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Question:

I am wondering about the ready light on my strobe. I wait for the light to come on, but when I shoot two or three photos in a row, although my first exposure usually is correct using TTL, often the second or third are underexposed.

 

 

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Questions and Answers (Q & A's)

From Alan Broder (from Ocean Realm Magazine - January 1994)

Answer:

They should not be allowed to call them "ready lights" lights. Instead, they should call them "Freddie lights" or "reddish lights" or they could call them "I’m ready, honey, lights"—then we’d know that they really mean "I’m getting ready," "I’ll be ready soon," "I’ll be ready someday," or "by the time I’m ready, the party’ll be over." The manufacturer decides at what point during the charge cycle the ready light is to come on, and this decision may be affected by marketing considerations. Most strobe capacitors measure around 350 volts at full charge. The ready light may be designed to come on at any arbitrarily set voltage. When strobe comparisons are made, the buyer commonly watches to see when the ready light comes on, and fires the strobe, then waits for another ready light. The time between ready lights is assumed to be the recycle time. In order to have their strobe compare favorably, manufacturers may lower the ready light turn-on voltage—sort of a ready light come-on—come on. We compared over a dozen strobe models by metering their outputs at three points. We fired and metered them at the point the ready light came on, at ready plus five seconds, and at ready plus thirty seconds. We found that the best performer, relating ready light to peak power, put out one-quarter stop more at ready plus five seconds than at ready light, reaching full power within the five second period. For all practical purposes, this is probably not going to get much better. The phoniest baloneyest ready light came on almost two stops short of full power and took the full thirty seconds to drag itself to the top if its peak.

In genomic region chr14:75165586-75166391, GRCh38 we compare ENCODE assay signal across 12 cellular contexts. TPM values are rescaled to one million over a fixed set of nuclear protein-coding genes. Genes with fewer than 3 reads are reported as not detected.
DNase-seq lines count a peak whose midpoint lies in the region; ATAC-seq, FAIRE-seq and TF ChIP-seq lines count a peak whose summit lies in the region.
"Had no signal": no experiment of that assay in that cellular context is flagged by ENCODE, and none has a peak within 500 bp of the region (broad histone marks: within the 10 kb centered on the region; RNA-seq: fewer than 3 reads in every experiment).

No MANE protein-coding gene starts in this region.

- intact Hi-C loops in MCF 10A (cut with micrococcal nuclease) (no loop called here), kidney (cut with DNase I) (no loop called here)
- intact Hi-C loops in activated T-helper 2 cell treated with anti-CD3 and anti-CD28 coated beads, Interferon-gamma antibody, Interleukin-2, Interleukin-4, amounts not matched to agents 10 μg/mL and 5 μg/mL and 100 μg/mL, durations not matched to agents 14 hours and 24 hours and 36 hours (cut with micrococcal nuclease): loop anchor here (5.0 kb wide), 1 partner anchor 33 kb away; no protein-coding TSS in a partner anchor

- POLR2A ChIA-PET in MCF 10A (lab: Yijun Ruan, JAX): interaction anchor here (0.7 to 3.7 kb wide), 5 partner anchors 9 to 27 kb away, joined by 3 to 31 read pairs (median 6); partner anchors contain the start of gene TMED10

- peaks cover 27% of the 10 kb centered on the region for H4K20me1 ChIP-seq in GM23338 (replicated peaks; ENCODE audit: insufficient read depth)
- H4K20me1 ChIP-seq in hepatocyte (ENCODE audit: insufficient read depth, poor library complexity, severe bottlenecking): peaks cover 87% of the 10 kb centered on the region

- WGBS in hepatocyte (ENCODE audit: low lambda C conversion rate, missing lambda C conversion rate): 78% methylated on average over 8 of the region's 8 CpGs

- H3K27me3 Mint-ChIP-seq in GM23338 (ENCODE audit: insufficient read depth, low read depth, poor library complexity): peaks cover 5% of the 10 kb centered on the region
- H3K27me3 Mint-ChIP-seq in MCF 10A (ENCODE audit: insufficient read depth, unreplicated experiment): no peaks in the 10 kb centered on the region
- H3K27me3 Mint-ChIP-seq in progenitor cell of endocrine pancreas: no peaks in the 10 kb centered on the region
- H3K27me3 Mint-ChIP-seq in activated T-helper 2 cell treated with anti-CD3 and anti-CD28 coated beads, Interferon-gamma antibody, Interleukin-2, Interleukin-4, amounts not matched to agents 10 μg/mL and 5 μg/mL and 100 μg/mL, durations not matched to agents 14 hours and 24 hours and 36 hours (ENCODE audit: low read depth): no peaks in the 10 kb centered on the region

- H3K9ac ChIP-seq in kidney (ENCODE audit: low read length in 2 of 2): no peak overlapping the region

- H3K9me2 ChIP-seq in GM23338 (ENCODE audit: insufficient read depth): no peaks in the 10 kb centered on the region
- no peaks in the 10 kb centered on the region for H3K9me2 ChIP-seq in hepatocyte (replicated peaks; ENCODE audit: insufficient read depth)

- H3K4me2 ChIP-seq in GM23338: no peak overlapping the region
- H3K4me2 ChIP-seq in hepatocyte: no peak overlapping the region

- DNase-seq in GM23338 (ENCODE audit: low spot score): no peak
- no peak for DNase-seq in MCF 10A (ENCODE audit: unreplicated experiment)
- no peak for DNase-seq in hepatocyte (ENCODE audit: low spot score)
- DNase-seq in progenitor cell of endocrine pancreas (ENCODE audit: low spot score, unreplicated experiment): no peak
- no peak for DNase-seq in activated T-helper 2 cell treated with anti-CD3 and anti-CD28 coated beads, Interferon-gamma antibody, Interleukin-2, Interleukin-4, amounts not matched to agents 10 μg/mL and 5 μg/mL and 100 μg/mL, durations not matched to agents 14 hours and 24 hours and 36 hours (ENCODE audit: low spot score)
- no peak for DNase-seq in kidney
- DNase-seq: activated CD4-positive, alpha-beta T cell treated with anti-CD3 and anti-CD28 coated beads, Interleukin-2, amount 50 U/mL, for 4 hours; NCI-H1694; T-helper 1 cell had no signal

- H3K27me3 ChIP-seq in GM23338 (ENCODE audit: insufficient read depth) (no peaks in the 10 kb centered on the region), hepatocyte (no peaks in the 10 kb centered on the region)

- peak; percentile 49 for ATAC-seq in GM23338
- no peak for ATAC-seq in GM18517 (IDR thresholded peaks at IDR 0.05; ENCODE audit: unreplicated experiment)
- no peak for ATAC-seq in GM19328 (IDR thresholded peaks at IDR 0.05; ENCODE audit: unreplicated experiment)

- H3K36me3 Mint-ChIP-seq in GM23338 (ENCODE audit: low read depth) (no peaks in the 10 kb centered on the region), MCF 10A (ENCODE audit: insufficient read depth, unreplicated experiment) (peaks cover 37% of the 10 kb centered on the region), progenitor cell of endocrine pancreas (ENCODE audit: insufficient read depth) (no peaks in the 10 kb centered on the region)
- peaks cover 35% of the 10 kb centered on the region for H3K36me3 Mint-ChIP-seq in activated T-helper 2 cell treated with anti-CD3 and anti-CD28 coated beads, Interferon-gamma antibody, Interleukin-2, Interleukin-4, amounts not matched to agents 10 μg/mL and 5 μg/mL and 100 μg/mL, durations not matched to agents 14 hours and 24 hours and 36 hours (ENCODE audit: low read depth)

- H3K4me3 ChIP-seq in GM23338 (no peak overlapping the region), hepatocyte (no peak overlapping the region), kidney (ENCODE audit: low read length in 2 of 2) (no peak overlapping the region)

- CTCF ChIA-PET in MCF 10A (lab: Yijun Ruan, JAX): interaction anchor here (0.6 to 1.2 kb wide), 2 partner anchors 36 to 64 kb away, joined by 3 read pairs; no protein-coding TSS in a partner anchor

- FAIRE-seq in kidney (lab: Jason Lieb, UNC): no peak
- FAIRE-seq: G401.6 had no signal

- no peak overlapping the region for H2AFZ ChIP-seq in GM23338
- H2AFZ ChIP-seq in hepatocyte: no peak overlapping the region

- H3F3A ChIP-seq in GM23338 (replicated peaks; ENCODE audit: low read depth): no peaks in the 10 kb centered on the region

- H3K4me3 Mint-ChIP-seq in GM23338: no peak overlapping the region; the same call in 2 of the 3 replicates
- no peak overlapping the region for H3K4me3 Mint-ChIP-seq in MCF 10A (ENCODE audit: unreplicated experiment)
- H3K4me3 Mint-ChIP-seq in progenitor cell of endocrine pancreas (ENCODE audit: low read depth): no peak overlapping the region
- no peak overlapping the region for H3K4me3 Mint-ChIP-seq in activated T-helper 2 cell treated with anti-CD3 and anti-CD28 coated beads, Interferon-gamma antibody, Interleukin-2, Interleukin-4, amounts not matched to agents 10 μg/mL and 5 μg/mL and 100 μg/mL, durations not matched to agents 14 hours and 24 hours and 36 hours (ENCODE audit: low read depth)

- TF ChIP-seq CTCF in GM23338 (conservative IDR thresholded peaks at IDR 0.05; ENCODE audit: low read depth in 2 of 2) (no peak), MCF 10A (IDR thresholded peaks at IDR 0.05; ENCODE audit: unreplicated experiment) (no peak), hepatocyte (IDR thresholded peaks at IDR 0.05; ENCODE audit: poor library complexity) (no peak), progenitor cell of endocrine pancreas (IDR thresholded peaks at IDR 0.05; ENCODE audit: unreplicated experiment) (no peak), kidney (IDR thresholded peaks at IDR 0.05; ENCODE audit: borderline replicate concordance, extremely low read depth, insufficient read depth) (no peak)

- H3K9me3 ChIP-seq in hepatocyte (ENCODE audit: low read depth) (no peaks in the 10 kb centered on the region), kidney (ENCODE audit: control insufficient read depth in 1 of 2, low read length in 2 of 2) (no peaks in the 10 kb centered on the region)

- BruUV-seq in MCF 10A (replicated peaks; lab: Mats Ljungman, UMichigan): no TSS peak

If you’re looking for consistent recycle times, and you want them as short as possible for the strobe you don’t have, don’t use alkaline batteries. They’re slower than NiCads when fresh, and the alkaline batteries will give slower recycles and less peak power as their voltage drops with use. NiCads are faster and will be much more consistent in both recycle time and peak power as they’re discharged.

Place a freshly charged set of NiCads in your strobe and shoot a test roll. Since you shoot TTL, set everything up for TTL and determine the aperture and strobe-to-subject distance at which the strobe is just putting out full power by finding the "blink point." Find this point by starting with the in-air guide number and making successive exposures thirty seconds apart with one-half f-stop adjustments on the lens until the ready light starts blinking after the flash goes off. Open up to the last f-stop that didn’t blink. After at least a thirty second delay, take a test exposure. This is your control sample. Make a second exposure as soon as the light comes on. The next time the light comes on, start the "Lawrence Welk" count immediately (ah-one ana-two ana three-ah), and push the shutter release on three. Repeat on a count of five, then ten, then fifteen, then twenty, then thirty. Develop the roll and check for the first exposure that looks like the control. The count you made on this exposure is the full-power recycle time. There is additional useful information on the roll. You may find that you can short the full-power recycle time by half and only lose a quarter of a stop. You can now decide how much you can cheat when you need a quickie.


 

 

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